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'COVID-19 did not miss the neighbourhood': DTES antibody testing program finds multiple cases

Dr. Brian Conway says the residents who tested positive for antibodies recall having had symptoms of opioid withdrawal more severely or more often at some point, and that could have been confused with COVID-19.
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Photo: Dan Toulgoet

New test results show that Vancouver's Downtown Eastside population may have been hit harder by COVID-19 than previously understood. 

The Vancouver Infectious Diseases Centre (VIDC) - an independent nonprofit research and medical centre - regularly holds pop-up clinics in the Downtown Eastside to provide residents with a variety of clinical services. Some of these services include testing the population for HCV (Hepatitis C) and HIV, and developing appropriate treatment plans for maintaining engagement throughout the course of treatment and beyond.

While the VIDC was forced to stop its pop-up clinics due to the pandemic, it was recently allowed to resume its testing program. It added some COVID-related components to the program, which includes drawing blood from residents and sending it to the BC Centre for Disease Control (BCCDC) to test for COVID-19 antibodies.

Dr. Brian Conway, the medical director of the VIDC, told Vancouver Is Awesome in a phone interview that the results confirm that the community has not been spared from the virus. 

"Let's say in 100 or so samples we found 10 or 12 - probably 12 - that have antibodies to COVID-19," said Conway. "So, to conclude from that is that COVID-19 did not miss the neighbourhood," explains Conway.

As to what extent the DTES population has been affected, Conway said it is not possible to tell exactly from the samples taken. He noted that his team conducted tests in areas where there was a high degree of transient occupation, which could appear to be a higher percentile. 

"If there was COVID-19 that had been present in this neighbourhood, then the places where there is much more turnover - where individuals who are released from incarceration come to live there temporarily and at very low barrier shelters - that's where it would have been. As opposed to other facilities where these factors don't pertain."

Conway explains that this is a bit of a "contrived example" where the team went after what it thought were individuals who were most likely to become infected. That said, he remarks, "But it means that it's going to be happening."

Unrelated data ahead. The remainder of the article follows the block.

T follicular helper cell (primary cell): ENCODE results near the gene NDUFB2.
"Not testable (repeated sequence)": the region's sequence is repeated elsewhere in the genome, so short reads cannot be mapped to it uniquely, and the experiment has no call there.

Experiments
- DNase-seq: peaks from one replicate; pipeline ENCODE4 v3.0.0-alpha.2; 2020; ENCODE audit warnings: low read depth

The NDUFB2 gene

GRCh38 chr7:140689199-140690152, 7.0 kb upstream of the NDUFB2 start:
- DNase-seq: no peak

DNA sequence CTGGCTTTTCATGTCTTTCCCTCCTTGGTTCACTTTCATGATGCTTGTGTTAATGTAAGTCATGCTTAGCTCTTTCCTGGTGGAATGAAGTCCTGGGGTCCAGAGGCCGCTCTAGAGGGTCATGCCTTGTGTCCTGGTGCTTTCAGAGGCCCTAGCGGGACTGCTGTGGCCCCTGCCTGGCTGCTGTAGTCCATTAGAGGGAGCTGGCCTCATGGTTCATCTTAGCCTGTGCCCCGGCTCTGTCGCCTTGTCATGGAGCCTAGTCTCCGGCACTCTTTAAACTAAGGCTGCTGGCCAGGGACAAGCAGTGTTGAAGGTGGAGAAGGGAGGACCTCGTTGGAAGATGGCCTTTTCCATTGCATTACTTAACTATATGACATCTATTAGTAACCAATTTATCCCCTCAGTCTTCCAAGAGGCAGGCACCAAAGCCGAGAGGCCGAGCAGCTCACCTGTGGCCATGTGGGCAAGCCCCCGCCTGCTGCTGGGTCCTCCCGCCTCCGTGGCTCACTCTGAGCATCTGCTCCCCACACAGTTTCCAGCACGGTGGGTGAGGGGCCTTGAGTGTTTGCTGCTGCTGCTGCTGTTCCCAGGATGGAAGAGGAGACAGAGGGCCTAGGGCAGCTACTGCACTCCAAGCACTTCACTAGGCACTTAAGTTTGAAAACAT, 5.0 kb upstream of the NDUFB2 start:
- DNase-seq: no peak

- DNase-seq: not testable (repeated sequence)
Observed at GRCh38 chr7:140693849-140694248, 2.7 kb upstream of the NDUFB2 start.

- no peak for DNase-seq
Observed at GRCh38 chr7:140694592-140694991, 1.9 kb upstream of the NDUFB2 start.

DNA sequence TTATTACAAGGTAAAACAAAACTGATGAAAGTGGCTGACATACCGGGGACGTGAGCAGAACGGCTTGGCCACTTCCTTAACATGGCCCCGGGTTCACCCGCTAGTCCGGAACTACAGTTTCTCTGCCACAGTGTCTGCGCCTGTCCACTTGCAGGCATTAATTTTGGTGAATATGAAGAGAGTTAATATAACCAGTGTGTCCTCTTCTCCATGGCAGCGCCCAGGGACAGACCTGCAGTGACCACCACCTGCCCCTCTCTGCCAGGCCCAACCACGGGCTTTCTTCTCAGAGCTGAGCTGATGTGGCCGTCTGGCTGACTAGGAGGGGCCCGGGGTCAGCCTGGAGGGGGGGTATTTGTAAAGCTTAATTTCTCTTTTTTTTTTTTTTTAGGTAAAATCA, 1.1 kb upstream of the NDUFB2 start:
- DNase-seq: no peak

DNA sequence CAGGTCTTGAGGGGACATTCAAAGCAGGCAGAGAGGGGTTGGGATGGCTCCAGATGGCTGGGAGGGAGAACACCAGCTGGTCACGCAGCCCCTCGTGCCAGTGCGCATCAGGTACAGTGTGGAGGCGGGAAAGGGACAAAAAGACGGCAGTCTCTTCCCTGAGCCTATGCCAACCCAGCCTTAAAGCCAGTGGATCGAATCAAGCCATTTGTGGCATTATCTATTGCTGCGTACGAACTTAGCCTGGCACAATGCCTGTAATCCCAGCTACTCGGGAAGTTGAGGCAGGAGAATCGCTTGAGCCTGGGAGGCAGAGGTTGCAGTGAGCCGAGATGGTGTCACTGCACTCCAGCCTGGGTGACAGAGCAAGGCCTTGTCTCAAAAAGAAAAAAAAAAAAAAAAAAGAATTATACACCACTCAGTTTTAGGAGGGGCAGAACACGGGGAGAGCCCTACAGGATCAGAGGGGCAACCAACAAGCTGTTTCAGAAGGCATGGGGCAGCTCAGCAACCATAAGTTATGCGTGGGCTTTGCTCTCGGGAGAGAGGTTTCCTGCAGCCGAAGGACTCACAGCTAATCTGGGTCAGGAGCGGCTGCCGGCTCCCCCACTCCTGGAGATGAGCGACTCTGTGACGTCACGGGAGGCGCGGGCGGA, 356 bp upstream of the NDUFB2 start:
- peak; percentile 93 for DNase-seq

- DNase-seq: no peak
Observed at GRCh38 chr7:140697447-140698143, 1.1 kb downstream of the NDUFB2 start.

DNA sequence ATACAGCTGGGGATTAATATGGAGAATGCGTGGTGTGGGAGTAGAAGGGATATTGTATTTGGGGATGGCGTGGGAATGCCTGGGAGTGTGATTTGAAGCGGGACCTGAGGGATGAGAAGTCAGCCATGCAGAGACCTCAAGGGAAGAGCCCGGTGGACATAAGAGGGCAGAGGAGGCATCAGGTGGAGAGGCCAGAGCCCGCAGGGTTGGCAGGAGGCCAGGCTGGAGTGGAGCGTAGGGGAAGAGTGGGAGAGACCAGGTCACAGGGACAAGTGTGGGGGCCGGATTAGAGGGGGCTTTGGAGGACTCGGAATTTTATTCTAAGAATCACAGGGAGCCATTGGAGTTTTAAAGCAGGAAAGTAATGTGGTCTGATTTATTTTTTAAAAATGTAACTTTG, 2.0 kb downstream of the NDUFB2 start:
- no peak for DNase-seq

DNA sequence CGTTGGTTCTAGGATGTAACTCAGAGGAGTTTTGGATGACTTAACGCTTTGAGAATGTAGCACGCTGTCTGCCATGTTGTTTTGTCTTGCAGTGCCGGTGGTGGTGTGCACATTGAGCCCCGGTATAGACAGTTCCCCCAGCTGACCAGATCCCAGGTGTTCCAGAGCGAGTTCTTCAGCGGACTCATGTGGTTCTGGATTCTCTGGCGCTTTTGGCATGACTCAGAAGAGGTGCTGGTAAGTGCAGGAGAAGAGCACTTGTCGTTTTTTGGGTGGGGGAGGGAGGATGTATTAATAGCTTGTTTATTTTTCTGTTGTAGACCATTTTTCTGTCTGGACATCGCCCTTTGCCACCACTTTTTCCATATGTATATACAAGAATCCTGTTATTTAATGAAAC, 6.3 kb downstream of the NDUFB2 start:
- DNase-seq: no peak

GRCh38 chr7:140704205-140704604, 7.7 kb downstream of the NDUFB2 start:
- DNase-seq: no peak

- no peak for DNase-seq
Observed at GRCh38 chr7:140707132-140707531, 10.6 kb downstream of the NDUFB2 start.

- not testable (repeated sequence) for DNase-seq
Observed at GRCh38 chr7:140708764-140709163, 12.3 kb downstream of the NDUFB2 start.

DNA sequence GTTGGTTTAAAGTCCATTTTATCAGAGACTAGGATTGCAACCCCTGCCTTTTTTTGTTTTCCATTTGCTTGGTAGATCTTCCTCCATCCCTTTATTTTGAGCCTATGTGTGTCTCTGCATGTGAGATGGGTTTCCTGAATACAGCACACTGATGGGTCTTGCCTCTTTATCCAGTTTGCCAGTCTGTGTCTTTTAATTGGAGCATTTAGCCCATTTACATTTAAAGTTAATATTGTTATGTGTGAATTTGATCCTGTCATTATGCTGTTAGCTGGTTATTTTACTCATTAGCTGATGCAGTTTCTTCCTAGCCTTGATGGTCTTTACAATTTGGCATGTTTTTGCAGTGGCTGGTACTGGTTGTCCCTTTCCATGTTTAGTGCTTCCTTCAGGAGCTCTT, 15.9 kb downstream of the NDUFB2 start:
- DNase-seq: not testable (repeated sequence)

Exploring COVID-19 in the DTES Community

This week, the VIDC team has started going back and interviewing the individuals who tested positive on their antibody tests to find out if they are at home. So far, Conway says the only thing they seem to recall is having had symptoms of opioid withdrawal more severely or more often at some point, and that could have been confused with COVID-19.

"Because the symptoms overlap significantly - in terms of if you're withdrawing from opioids - you're shaking and that could be a fever. You may have nausea or vomiting or diarrhea, which is another one of the symptoms we key in on. And you may feel a bit short of breath so that could have been interpreted as withdrawal, and that has led to more drug use to try and resolve the symptoms and that ironically possibly would have worked - in terms of making them feel better."

As to whether illness from COVID-19 could have led to a higher increase in overdose deaths, Conway says there is no data to support that theory. He notes, however, that many people who were mildly sick may have worked through it on their own, while a few who were seriously ill may not have received adequate medical attention. 

"And I'm not suggesting that any of these opioid-related deaths are COVID that was missed - there's no data to suggest that. But if there were two or three that were interpreted as opioid overdoses, that were COVID, that would explain pretty much everything," adds Conway.

Conway notes that there are several reasons why COVID-19 could be spreading in the community, such as a lack of physical distancing, sanitation, and so forth, but adds that more needs to be done to prevent further spread of transmission of the virus. 

"They aren't going to go from COVID to COVID testing site and line up for two hours and wait for tests. They aren't going to do that. So we have to design something, given that we know COVID is probably there and it is safe to assume it will be there on an ongoing basis. And we need to design a structure to address it," says Conway.

A Comprehensive Plan for the Downtown Eastside

Earlier this month, The Union of BC Indian Chiefs (UBCIC)  says it learned that there are confirmed cases of COVID-19 throughout Vancouver’s Downtown Eastside (DTES) among residents and front line staff, with multiple cases in some locations.

In a statement, the union calls on, "all residents of the DTES, neighbours and staff, to take heightened safety precautions and get tested if they are presenting any symptoms of COVID, while ensuring that existing services continue to be used."

The UBCIC also calls on Vancouver Coastal Health and the Province to create an urgent, comprehensive plan that will target and protect the DTES’ vulnerable populations, especially Indigenous peoples. 

Earlier this week, The Union Gospel Mission wrote in a post that someone at its Hastings location tested positive for the novel coronavirus. Due to privacy reasons, the shelter will not release any personal information about the person's identity. The individual is now self-isolating, receiving care, and following health authority guidelines.

V.I.A. reached out to the Portland Hotel Society but they declined to comment.